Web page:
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SCOTUS Strikes Down Chevron Deference

I'm not an attorney but rather a firearms dealer who has been following a legal case for the past several years called Loper Bright Enterprises v. Raimondo. That case involved the fishing industry and the federal government, yet it has many direct implications for the firearms industry particularly Second Amendment rights. Here is a very short summary of this case and why it is so important.

Since 1984 all courts have deferred judgement to federal government bureaucracies whenever there was ambiguous or unclear language within a bill written by Congress. That was referred to as the "Chevron Deference" or "Chevron Doctrine". The courts deferred to those agencies citing them as the "subject matter experts" within the fields which they regulate. That included giving federal agencies the power to create their own definitions and regulations aimed at providing themselves with more power to regulate industries. That power grabbing included the ATF.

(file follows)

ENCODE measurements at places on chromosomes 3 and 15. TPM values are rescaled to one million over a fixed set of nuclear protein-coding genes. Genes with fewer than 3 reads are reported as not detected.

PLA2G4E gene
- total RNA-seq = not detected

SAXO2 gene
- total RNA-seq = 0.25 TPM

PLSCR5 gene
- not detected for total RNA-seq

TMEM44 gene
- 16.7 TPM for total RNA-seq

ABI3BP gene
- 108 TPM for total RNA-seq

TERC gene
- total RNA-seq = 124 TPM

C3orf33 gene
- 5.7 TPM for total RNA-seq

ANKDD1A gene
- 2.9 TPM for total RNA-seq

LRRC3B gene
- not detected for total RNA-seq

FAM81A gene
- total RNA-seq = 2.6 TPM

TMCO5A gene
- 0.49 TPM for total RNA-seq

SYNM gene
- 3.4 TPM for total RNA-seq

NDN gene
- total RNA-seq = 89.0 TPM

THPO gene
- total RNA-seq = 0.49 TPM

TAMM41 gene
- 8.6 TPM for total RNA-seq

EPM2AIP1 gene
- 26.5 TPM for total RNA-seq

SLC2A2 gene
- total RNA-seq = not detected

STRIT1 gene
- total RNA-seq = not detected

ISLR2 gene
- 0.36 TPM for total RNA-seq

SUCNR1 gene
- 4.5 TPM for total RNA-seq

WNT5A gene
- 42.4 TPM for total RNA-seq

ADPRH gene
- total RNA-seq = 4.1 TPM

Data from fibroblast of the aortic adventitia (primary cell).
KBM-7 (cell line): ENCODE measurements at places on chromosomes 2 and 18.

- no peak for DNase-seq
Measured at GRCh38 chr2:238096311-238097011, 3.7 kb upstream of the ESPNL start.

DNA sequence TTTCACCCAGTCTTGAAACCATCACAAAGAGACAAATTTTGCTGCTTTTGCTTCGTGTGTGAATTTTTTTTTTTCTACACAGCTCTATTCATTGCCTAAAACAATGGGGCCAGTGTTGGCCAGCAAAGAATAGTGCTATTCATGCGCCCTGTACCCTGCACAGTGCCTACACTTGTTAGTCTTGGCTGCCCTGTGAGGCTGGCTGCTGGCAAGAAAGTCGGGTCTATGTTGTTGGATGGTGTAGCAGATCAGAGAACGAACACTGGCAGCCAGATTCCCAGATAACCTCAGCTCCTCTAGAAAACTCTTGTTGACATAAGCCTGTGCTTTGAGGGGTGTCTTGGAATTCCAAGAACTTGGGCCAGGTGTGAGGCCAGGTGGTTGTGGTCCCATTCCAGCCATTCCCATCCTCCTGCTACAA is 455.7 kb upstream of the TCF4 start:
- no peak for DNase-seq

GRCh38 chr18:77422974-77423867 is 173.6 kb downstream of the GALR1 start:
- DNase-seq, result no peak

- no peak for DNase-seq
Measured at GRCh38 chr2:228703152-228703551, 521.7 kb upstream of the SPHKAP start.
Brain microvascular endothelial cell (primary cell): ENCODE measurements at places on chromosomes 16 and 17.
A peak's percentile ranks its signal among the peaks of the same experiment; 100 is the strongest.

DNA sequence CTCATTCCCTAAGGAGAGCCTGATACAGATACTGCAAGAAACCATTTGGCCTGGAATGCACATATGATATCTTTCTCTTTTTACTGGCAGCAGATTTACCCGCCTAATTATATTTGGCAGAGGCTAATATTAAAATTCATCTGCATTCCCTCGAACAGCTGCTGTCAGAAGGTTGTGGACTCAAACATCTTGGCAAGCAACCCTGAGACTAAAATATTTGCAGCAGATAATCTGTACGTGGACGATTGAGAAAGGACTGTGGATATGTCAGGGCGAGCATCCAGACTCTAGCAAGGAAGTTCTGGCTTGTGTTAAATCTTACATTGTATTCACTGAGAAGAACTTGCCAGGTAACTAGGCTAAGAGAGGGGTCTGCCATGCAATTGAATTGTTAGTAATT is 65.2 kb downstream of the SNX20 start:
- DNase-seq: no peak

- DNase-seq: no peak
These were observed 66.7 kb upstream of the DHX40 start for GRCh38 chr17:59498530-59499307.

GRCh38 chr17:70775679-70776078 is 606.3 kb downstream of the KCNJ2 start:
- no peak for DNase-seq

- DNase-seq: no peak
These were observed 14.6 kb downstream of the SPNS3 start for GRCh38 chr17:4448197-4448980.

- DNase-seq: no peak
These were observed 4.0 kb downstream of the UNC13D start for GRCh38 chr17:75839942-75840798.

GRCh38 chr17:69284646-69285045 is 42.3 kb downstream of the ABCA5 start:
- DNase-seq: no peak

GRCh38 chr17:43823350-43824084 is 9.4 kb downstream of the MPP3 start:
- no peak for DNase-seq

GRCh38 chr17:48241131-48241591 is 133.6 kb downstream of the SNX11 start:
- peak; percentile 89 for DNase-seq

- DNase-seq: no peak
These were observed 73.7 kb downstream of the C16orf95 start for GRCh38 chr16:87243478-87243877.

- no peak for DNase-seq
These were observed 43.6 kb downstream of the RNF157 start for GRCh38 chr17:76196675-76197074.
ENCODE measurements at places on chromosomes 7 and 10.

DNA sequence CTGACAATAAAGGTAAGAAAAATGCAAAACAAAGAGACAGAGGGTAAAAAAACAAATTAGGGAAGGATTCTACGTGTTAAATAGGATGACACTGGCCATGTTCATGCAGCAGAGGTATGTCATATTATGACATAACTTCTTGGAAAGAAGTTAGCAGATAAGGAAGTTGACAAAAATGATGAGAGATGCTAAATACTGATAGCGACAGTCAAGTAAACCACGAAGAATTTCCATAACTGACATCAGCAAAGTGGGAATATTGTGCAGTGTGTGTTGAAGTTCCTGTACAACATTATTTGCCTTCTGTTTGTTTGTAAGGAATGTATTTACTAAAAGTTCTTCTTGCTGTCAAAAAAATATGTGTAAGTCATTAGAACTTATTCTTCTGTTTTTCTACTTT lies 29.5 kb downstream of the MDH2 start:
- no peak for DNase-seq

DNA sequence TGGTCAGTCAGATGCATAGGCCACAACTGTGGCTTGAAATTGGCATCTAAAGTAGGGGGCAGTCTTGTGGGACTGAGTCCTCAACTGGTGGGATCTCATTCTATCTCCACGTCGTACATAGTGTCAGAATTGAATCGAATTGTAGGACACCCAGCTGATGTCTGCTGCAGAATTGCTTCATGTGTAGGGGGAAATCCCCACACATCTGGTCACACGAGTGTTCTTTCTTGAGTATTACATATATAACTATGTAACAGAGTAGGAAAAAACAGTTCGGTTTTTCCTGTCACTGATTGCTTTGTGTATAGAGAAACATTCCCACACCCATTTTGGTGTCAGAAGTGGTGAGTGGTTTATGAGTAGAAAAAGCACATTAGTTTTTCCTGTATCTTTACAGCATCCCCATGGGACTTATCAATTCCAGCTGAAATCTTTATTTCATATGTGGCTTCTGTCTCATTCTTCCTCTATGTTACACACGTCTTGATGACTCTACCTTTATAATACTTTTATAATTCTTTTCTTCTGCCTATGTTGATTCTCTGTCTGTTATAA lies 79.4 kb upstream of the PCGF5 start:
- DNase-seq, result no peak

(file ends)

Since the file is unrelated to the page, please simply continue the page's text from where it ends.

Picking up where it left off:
However, what the US Supreme Court (SCOTUS) struck down last week was the notion that federal agencies are given deference in court proceedings and that those agencies are no longer considered to be the only subject matter experts within their fields. SCOTUS essentially stated that federal agencies cannot rewrite federal laws just to suit themselves. Therefore, moving forward we will see many federal lawsuits against the ATF which challenge their ability to create regulations such as the Pistol Brace, Frames & Receiver, Engaged In The Business, and other areas involving firearms. This will be a long-term fight against the already created regulations. However, this should result in far fewer new regulations coming from the ATF as well as some of the existing regs being reversed Nationally.

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